Londoners face NHS treatment delays due to COVID

Research from a Onepoll survey last month has revealed the impact of NHS pressure on people receiving treatment for other conditions.

London had the highest proportions of people testing positive for coronavirus in January according to the Office for National Statistics, but numbers have continued to fall since then, from 2.73% to 0.44% between 17 January and 27 February.

Out of 2000 respondents in a nationally representative sample across the UK, 25% of Londoners have had medical treatment delayed by the NHS and seen their condition subsequently worsen.

Madeline Santulu, a therapy assistant at a London hospital, said: “Patients are not getting 100% of the therapy that they should because of COVID.”

The survey commissioned by Patient Claim Line, the UK’s highest-medical negligence solicitors, also revealed that 21% of the region delayed their medical treatment and 27% are or have considered delaying it.

Furthermore, 39% of Londoners who delayed their treatment said they did not want to put extra strain on the NHS and 60% did so because they are worried about catching COVID whilst getting treatment.

Moreover, 49% of respondents said their condition worsened as a result of delaying their treatment.

Santulu works with people who have recently had surgery and trauma.

Those who need hip replacements, for example, may experience delays, but she said stroke patients need some kind of treatment within the first 24 hours or it could prove fatal.

Santulu added: “We do physiotherapy in patient’s homes so they can be as independent as they can, but they need good assistance. Now it is very difficult because they don’t even have their relatives to visit them. We are the ‘relatives’ now as workers.”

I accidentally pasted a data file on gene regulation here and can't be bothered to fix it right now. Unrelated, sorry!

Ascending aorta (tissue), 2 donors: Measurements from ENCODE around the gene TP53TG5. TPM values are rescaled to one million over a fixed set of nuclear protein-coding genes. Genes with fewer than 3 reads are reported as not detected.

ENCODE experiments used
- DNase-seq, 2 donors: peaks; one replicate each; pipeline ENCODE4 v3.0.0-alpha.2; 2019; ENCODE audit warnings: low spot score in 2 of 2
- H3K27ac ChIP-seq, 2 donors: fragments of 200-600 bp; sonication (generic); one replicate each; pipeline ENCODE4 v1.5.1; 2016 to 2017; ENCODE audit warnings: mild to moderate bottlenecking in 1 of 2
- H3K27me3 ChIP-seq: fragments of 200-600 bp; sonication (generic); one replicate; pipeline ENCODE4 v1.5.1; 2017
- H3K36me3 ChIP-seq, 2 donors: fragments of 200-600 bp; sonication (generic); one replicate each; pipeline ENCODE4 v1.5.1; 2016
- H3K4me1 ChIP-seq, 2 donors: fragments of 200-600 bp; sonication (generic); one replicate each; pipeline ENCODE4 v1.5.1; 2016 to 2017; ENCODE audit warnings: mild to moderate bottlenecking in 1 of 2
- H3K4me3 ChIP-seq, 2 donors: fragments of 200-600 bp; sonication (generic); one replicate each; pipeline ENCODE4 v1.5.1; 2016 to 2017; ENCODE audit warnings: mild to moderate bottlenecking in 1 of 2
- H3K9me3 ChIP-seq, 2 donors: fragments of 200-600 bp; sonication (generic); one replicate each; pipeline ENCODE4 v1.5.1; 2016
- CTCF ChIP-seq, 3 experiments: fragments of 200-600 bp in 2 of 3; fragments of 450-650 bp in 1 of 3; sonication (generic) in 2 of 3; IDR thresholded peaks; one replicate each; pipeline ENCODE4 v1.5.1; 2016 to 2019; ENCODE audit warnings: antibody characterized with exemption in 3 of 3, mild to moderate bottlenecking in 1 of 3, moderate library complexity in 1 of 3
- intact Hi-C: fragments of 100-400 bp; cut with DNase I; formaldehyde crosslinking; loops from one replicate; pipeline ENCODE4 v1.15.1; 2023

Prior to the pandemic, her work was either a 50/50 split between treating patients in the hospital and in their homes, or sometimes even more community-based but since COVID, home-visits have had to be limited to about 25% of the time.

As well as general operations being postponed, the Sunday Telegraph revealed in January 3,840 cancer patients in London have been waiting more than two months for their first treatment.

Santulu said: “These patients are vulnerable, and they are immunosuppressed so if they catch COVID, it will attack them more than a person who is healthy. They become worse at home, and when they are brought in they are very sick.”

Despite the challenges of the past year, 81% of Londoners reported greater appreciation for the NHS now than before the pandemic.

Patient Claim Line senior litigation executive Kirsty Parkes said: “In the first instance, you should speak to your GP and explain your concerns. Your GP will not only be able to give you advice about what to do, but they may be able to request that your hospital treatment is brought forward or expedited if your condition warrants you being seen as a matter of greater urgency.”

Patient Claim Line senior solicitor Hannah Luscombe added: “When you are referred for a hospital appointment, you can choose to go to any NHS hospital that provides that service. You have the right to choose a team or consultant, provided that your referring doctor agrees that your choice is appropriate. You can choose a team based at any hospital.

“If you need urgent medical attention or your condition is life-threatening, you can go directly to A&E without needing a referral from your GP.”

Patients are also entitled to a second opinion after seeing a consultant, which must be requested from the consultant or the GP, and patients can use the NHS complaints procedure if dissatisfied with their treatment.

More information and guidance concerning patient rights is available along with data from the survey here. Credit Patient Claim Line’s COVID resource page.

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